Ephron wrote hilarious kitchen scenes and most of her characters were madcap and adorable, but somehow it never seemed formulaic. No matter how implausible the situation - Sally faking an orgasm in a booth at the diner or Annie leaving her fiancé to race to the top of the Empire State Building - they embodied some essential truth that made it easy to suspend disbelief.
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The reason was simply that Ephron was, first and foremost, a very good writer. Though she will probably be remembered for her essays on everyday life, divorce, cookbooks and the travesty of the egg-white omelette, she was actually very ‘old school’.
She began her career at the New York Post, which was, at the time, even more reviled than it is now. Post reporters almost never got interviews or cooperation simply on the basis of being from the Post. This forced Ephron to be resourceful and to write around her subject. Can’t interview Ayn Rand? Interview everyone who ever knew Ayn Rand.
She learned to write quickly and she learned to write short. Most of all she learned to sacrifice the things she loved most in her writing and that her pieces were better for it. ‘I am a journeyman’, she wrote in Wallflower at the Orgy. ‘If these articles work, they work as examples of old-fashioned journalism. I am not a new journalist, whatever that is; I just sit here at the typewriter and bang away at the old forms.’
Looking back, Ephron may be credited for banging the old forms into something new. Her essays became more personal over time. And there were times, especially in her collections I Feel Bad About My Neck and I Remember Nothing, when the subjects seemed random. Nothing could be further from the truth.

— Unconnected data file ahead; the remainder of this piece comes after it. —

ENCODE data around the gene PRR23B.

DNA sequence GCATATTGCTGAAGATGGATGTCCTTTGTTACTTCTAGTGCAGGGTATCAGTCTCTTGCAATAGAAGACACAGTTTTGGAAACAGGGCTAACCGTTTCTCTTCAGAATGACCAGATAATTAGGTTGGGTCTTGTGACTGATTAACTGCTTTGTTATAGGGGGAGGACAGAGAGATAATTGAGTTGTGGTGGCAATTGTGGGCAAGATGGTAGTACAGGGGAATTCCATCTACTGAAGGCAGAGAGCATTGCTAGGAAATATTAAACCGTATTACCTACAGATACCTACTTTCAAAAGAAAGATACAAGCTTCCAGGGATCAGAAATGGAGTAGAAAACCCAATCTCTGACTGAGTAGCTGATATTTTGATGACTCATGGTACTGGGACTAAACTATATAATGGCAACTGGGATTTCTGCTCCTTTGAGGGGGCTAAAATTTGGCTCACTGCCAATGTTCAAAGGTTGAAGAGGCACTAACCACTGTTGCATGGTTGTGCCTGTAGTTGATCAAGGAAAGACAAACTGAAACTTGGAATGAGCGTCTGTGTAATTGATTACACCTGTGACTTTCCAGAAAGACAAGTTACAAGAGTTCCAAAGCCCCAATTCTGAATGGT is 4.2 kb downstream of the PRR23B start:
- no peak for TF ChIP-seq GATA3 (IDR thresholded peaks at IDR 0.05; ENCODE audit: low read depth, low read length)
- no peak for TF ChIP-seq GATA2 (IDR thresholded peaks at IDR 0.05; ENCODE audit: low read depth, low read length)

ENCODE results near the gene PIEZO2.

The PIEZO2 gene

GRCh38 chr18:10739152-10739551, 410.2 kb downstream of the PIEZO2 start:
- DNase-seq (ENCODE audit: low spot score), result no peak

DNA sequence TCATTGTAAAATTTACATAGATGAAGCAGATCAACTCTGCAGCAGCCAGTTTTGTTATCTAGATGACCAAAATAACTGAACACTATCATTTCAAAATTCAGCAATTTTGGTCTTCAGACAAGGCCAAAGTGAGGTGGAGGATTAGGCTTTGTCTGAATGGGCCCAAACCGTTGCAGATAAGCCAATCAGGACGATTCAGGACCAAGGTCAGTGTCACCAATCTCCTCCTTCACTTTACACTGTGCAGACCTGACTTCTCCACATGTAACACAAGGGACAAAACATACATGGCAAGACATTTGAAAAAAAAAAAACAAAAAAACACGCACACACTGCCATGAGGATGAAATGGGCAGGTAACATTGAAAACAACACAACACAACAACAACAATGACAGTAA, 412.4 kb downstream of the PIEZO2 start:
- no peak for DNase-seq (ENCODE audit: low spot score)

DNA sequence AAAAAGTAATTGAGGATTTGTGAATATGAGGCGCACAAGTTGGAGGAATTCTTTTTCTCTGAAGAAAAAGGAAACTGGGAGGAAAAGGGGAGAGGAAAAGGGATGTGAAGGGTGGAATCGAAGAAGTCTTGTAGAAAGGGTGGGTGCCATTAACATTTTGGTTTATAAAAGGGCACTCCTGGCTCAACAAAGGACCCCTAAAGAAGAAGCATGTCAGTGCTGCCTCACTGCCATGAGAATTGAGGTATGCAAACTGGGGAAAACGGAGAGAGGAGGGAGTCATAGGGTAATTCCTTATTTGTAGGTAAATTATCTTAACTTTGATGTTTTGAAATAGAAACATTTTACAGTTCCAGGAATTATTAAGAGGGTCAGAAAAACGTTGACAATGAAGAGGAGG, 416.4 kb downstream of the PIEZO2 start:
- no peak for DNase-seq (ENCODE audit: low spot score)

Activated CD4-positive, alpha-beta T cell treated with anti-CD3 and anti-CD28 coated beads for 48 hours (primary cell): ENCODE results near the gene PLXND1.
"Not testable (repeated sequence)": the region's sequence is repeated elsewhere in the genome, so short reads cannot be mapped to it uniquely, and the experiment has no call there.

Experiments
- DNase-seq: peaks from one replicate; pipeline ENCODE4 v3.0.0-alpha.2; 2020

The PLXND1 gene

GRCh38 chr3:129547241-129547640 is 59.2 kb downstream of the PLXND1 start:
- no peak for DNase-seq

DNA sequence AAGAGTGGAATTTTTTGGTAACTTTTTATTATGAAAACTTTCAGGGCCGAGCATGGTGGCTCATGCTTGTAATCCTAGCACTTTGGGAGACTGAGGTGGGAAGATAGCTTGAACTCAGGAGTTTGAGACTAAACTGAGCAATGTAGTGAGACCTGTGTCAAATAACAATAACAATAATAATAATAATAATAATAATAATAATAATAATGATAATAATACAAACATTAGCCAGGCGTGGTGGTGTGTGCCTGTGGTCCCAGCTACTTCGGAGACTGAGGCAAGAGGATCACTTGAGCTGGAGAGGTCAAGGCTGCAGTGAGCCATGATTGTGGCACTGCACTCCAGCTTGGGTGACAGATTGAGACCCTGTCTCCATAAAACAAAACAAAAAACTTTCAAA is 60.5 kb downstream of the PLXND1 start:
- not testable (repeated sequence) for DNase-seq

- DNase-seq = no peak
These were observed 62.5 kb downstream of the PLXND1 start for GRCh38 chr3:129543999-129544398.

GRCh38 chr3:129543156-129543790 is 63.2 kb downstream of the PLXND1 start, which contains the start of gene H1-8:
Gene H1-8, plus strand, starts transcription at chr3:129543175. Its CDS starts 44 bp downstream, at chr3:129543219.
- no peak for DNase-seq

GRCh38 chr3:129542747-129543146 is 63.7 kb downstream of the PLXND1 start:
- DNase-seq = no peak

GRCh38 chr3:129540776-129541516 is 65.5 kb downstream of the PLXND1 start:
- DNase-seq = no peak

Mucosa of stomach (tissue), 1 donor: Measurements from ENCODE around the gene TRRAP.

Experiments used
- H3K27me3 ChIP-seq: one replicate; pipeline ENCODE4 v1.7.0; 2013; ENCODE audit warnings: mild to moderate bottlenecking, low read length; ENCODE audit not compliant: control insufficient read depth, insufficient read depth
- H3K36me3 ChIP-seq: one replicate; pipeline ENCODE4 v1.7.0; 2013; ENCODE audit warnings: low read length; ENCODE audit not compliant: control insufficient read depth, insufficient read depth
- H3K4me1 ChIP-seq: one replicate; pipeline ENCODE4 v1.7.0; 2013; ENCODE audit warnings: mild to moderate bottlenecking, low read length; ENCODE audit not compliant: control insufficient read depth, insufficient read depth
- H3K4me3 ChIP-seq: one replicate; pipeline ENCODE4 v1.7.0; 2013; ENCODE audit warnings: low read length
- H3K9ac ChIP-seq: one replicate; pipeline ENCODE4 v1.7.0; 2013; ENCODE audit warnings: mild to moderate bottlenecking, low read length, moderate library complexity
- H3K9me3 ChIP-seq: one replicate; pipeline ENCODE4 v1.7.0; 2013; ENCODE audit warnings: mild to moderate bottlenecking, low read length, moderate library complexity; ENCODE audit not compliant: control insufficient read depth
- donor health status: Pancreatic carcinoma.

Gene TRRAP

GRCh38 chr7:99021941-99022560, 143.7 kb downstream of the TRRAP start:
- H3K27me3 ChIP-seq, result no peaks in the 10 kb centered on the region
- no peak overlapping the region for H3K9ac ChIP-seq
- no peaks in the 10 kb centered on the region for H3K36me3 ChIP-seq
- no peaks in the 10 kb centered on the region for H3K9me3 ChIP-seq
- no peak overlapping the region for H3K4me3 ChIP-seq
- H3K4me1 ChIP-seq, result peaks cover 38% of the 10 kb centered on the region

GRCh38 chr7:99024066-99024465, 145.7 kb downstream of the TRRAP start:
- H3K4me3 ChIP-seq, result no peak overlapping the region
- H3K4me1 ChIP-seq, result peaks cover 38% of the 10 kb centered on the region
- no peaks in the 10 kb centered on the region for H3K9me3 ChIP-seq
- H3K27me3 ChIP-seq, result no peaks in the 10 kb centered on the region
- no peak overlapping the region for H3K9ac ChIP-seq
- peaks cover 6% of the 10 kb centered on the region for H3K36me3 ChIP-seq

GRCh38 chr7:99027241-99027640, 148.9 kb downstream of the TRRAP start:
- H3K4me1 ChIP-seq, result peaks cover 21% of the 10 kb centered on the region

Today, it’s become old hat to write about other people’s dogs or toe jam. It is all over the internet and it is mostly drivel. A thousand blogs bloom everyday, all written in the first person, all telling us things we’d rather not know. Facebook is even worse.
In spite of the superficial similarities, Ephron’s writing was never like this. For one thing, she was never completely comfortable with writing in the first person. She used it sparingly and only to make a bigger point. For another, she knew what made a good story: face crème, yes; toe jam, no. And most of all, whatever form it took, what she was writing about was ‘more important’ than she was.
She was almost too good at it. She made it look like anything might be fodder for an essay and always seemed to be fielding well-meaning suggestions about what to write about, usually laughing it off with a raised eyebrow saying something like ‘Oh well, I don’t know about that…’
But whatever she happened to be writing about - whether it was Teflon, her neurotic attachment to her New York apartment, or parenting - she served up nugget upon nugget of home truths. Reading her essays, it is easy to forget that they are essays - she made them seem like a conversation. In that way, she was a big sister to a whole generation of women writers. She was wise and honest and clever and she never talked down to us or belittled her subject matter. Nora knew that sometimes the most important things hide in the details.
Though we never really sat down for coffee in the same place, at the same time, together, it felt like we did. I will miss Nora. We all will.
Nancy McDermott is a writer and mother based in New York.
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